Tjalle Boorsma is a Dutch ecologist and conservationist who studied Forest and Nature Management in Wageningen. He traveled to Bolivia for his Master’s thesis in 2011 and fell in love with the country and the blue-throated macaw. In 2015, he decided to stay in Bolivia to help protect the countries’ most endangered bird, of which only 450 individuals remain in the wild.


In the 1980s, conservationists thought the blue-throated macaw had gone extinct in the wild, until some macaws were rediscovered in the 1990s. In the northern part of the tropical Beni savanna in Bolivia, birders spotted a group of seventeen specimens. Today, only 450 blue-throated macaws divided into three subpopulations live scattered across the Beni savannah.

  • Partner NGO: Asociación Armonía
  • Location: Bolivia
  • Focal species: lue-throated Macaw (Ara glaucogularis)
  • Main Threats: Unsustainable cattle ranging and fire

  • Hectares acquired: 11.000 hectare Barba Azul & 681 hectare Laney Rickman
  • Year of support from IUCN NL: 2008 en 2014 Barba Azul, 2018 Laney Rickman.
  • Amount of support from IUCN NL: US$ 92,000 (Barba Azul), US$ 49,100 (Laney Rickman)

Protected areas

In 2014, Tjalle’s organization Armonía purchased 1,900 hectares in the northern part of the Beni savannah, where palm tree species grow that provide the macaws with food and nesting cavities. With the purchase, the existing Barba Azul Reserve increased to 11,000 hectares, creating a safe haven twice the size of Dutch National Park the Hoge Veluwe, right in the location where the blue-throated macaw had been rediscovered. This purchase was made possible by the IUCN NL Land Acquisition Fund and the Dutch National Postcode Lotery, amongst others.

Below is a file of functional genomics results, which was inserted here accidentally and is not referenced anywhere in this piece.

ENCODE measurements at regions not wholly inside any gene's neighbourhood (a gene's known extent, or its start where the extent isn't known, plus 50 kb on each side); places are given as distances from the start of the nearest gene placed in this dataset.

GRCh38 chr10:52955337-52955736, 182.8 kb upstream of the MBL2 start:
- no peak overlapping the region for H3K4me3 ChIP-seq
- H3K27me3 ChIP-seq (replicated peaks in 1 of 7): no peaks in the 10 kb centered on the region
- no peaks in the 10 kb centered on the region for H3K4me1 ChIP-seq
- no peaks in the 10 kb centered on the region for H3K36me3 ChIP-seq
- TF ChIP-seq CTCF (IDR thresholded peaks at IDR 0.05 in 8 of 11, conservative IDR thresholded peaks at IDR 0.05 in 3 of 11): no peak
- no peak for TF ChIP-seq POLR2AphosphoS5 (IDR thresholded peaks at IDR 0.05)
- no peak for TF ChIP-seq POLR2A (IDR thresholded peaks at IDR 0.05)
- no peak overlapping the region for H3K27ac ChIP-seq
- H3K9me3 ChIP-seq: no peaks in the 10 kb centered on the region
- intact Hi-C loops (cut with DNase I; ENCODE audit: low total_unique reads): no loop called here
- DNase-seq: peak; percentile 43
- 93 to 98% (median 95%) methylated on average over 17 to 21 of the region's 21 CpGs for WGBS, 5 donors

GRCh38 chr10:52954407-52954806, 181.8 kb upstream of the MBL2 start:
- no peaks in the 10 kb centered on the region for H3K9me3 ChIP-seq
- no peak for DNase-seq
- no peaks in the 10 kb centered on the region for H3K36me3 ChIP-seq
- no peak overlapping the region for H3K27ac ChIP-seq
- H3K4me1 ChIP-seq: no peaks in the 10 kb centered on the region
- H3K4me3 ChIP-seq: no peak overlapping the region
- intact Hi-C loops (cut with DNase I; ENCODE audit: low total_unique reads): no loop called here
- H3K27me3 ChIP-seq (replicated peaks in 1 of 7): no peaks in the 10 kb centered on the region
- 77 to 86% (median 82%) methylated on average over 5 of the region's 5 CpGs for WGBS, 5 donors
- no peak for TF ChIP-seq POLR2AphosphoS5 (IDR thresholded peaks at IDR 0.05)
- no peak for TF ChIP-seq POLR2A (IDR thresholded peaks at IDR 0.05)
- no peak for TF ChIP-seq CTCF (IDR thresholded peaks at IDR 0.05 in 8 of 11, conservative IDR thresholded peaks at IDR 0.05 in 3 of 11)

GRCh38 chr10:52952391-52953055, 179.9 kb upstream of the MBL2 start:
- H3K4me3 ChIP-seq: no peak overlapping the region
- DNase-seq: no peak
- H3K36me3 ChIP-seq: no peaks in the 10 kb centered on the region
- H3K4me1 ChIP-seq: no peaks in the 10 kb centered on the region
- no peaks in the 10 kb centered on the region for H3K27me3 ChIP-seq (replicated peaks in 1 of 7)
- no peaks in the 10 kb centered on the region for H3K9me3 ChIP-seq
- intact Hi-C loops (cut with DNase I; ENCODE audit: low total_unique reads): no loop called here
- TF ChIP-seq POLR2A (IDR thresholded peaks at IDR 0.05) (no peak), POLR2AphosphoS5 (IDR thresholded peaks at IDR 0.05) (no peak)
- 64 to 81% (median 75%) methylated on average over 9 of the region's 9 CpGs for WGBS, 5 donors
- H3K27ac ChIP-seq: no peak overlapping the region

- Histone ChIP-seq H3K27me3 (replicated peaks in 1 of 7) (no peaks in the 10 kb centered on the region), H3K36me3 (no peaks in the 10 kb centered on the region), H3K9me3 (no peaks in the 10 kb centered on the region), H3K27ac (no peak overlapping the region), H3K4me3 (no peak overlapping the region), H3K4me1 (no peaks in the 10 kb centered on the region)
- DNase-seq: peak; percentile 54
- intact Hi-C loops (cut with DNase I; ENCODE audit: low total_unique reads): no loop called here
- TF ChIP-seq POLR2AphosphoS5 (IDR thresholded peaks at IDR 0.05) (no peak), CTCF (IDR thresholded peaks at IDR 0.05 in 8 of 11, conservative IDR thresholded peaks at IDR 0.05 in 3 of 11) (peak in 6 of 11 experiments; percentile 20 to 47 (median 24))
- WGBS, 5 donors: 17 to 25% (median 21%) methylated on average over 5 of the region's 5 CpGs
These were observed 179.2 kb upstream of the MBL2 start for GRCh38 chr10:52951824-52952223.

The odds of saving these species further improved with the allocation of another grant by the IUCN NL Land Acquisition Fund in 2017, which enabled Armonia to secure an important 681 hectare breeding area for the southern population of these macaws: the Laney Rickman Reserve. To create even more nesting opportunities, Armonia installed specially designed artificial nesting boxes in the reserve, with support from ARTIS Amsterdam Royal Zoo.


Tjalle participated in the first-ever global count of the blue-throated macaw. He has led several expeditions to discover the species’ breeding grounds. For one instance, he and an assistant set out for a month to find out where the macaws stay when the dry season is over. On horseback they traveled across the Beni savannah, locally called the Llanos de Moxos, an area three times the size of the Netherlands.

With success: they discovered 15 nests of the blue-throated macaw in dead palm trees in five different places. They learned that the macaws like to nest in a certain type of palm trees that had become rare due to cattle ranching. In order to make the land more fertile, farmers burn their grasslands every year, scorching the young palms in their fire. In addition, young palm trees have little chance of survival when cattle graze too much.

Successful protection and nest box program

Thanks to the use of drones, Tjalle and his assistant were able to study the nests properly and share their findings. These discoveries formed the groundwork for a hugely successful protection and nest box program.

One important measure was to reduce the opening in the nest box so that the nest boxes would not be used by other, less vulnerable bird species. In addition, Armonía constructed “fire barriers” to prevent fires from affecting the blue-throated macaw’s habitat.

Due to his efforts to conserve the species, in 2020 Tjalle was awarded the prestigious Future For Nature Award. As Conservation Program Director at Asociación Armonía, he continues his hard work to prevent the blue-throated macaw from going extinct and to protect species across Bolivia.

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